Matthews most combative on sentimental day for ORICA-GreenEDGE at Tour de FranceWed 8 Jul 2015
For the second consecutive day, Michael Matthews has pushed through pain barriers to complete stage five of the Tour de France despite a rib injury caused in the nasty crash on stage three.
His resilience was rewarded with the most combative rider award for the stage, but it was nothing on that shown by the ANZACs who ORICA-GreenEDGE rode in memory of today.
Today’s route followed one similar to the Western Front in World War I. In honour of the 295,000 who fought and 46,000 who sacrificed in the area, ORICA-GreenEDGE wore a black armband with the Australian Centenary logo.
“Today was definitely a special day for our team,” sport director Matt White said. “It’s an honour for us to be able to make a tribute to those who sacrificed for our future.”
“It was also a special feeling to pass by so many Aussie flags in the course, knowing how important this area is in our history and for everyone to really get behind it.
“For Michael Matthews to be recognised was a nice cap off.”
Constantly changing wind and wet conditions made for another stressful day in the bunch and resulted in a number of crashes.
Amongst those taken down were ORICA-GreenEDGE’s Svein Tuft and on two occasions, Michael Albasini. Both were able to return to their bikes and complete the stage, however Albasini will not start tomorrow.
“It was another hectic day in the office,” White said. “We were involved in multiple crashes although I don’t think there was a team that wasn’t involved in a crash today.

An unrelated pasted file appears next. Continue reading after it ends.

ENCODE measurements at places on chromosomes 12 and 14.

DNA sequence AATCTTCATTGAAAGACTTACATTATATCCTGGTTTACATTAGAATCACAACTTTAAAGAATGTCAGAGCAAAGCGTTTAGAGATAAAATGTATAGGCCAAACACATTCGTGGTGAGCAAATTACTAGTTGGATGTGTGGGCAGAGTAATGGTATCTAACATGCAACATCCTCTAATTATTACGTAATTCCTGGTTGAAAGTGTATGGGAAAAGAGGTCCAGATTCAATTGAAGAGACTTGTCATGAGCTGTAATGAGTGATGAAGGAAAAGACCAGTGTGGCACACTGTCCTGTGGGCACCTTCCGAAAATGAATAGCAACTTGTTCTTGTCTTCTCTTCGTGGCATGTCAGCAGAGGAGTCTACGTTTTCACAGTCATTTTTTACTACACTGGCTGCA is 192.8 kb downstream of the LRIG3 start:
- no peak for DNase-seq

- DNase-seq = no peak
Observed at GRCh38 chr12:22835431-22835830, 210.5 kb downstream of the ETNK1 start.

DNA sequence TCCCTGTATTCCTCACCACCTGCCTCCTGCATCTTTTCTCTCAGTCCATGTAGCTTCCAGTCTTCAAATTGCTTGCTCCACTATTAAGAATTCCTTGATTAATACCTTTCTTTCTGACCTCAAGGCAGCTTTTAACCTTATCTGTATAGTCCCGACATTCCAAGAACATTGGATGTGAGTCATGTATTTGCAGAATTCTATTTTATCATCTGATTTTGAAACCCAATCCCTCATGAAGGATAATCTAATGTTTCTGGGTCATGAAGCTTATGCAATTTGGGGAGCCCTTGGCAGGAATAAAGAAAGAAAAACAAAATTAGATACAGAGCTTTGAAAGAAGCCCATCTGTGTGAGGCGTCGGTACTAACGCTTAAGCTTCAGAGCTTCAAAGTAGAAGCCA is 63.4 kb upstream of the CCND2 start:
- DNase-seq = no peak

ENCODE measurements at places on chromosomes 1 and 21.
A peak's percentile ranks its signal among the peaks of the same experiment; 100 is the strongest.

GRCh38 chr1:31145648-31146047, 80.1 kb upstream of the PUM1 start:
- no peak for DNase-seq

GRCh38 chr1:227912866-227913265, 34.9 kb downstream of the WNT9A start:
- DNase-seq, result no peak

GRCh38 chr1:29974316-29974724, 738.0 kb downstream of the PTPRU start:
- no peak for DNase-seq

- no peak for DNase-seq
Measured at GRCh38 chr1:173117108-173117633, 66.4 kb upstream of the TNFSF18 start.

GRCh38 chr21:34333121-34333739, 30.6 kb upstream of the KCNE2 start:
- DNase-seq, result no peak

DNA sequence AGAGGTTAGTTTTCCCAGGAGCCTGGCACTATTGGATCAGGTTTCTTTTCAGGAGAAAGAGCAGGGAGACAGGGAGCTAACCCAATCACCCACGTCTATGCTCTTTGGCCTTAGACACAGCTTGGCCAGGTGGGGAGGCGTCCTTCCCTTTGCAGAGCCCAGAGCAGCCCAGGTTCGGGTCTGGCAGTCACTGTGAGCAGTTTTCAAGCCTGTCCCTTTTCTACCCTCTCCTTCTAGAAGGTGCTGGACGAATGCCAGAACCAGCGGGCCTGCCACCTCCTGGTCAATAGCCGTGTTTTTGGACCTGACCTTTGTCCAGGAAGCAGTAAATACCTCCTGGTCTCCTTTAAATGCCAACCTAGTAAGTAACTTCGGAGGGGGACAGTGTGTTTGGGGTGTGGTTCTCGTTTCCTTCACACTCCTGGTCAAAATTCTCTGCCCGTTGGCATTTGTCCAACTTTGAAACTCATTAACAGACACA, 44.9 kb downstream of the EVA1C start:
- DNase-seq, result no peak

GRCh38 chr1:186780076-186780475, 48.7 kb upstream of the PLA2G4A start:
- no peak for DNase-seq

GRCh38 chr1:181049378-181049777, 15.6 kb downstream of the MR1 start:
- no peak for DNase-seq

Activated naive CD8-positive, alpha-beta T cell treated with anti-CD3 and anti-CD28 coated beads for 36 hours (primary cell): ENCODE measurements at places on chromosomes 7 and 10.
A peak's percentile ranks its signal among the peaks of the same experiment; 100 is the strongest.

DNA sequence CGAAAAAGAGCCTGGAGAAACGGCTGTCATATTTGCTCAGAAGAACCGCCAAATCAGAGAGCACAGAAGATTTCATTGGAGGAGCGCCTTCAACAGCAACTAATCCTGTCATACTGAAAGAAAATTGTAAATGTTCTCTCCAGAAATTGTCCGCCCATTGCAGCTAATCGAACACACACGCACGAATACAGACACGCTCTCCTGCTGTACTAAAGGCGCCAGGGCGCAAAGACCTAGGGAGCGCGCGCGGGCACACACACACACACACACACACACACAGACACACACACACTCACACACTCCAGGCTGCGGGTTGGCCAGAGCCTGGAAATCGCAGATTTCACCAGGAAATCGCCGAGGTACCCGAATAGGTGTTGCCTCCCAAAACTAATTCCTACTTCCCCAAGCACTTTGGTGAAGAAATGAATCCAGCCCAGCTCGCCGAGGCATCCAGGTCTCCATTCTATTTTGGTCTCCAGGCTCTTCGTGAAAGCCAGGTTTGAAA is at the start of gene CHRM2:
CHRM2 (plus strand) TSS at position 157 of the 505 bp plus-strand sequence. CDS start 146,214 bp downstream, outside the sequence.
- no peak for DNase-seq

“Michael Albasini hurt himself in his second crash and after a review from our medical team and scans, will not start tomorrow due to a fracture in his upper left arm.”
At the end of the stressful day, those who avoided major incidence and survived the splits in the crosswinds contested for a reduced bunch sprint.
Andre Greipel (Lotto-Soudal) was victorious for the second time this Tour.
Tomorrow’s stage six has the making of yet another stressful day as it follows the line of the ocean for the most part of the 191km journey from Abbeville to Le Havre.
The parcours offers three small category four climbs but they are not expected to break up proceedings. Of more significance in the short rise to the finish line that many are predicting will rule out the pure sprinters.
Precautionary scans this evening have revealed two small fractures of Michael Matthews' ribcage. After evaluation, ORICA-GreenEDGE medical staff have given clearance that it is perfectly safe to continue racing and Matthews has vowed to keep fighting. The 24-year-old will continue to be monitored.